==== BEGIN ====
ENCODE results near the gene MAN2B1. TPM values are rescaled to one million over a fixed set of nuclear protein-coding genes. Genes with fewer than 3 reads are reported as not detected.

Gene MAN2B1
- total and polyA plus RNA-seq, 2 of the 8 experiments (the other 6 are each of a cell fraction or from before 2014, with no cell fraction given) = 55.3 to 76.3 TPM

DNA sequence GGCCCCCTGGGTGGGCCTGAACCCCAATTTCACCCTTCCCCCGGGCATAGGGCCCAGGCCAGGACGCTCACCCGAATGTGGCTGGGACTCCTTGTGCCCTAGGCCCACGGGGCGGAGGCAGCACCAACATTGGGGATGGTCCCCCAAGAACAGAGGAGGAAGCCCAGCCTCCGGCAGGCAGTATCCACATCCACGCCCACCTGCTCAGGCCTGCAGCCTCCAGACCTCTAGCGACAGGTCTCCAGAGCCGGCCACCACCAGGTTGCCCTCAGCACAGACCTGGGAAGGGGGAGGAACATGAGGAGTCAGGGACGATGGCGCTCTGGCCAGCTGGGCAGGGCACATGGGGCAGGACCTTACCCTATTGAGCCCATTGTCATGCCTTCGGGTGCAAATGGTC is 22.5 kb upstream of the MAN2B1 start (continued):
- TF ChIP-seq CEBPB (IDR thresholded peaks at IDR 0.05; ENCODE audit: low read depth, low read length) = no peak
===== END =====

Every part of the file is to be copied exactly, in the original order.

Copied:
ENCODE results near the gene MAN2B1. TPM values are rescaled to one million over a fixed set of nuclear protein-coding genes. Genes with fewer than 3 reads are reported as not detected.

Gene MAN2B1
- total and polyA plus RNA-seq, 2 of the 8 experiments (the other 6 are each of a cell fraction or from before 2014, with no cell fraction given) = 55.3 to 76.3 TPM

DNA sequence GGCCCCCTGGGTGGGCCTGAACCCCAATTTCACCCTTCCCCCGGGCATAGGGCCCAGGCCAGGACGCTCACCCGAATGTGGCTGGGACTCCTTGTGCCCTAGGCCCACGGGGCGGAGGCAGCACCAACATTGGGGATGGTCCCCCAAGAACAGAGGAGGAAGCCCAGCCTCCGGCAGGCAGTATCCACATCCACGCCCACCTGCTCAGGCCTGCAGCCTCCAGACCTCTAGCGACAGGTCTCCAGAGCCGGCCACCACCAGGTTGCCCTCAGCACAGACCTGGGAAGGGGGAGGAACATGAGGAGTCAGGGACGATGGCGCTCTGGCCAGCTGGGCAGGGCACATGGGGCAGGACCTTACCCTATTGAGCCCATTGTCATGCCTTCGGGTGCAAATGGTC is 22.5 kb upstream of the MAN2B1 start (continued):
- TF ChIP-seq CEBPB (IDR thresholded peaks at IDR 0.05; ENCODE audit: low read depth, low read length) = no peak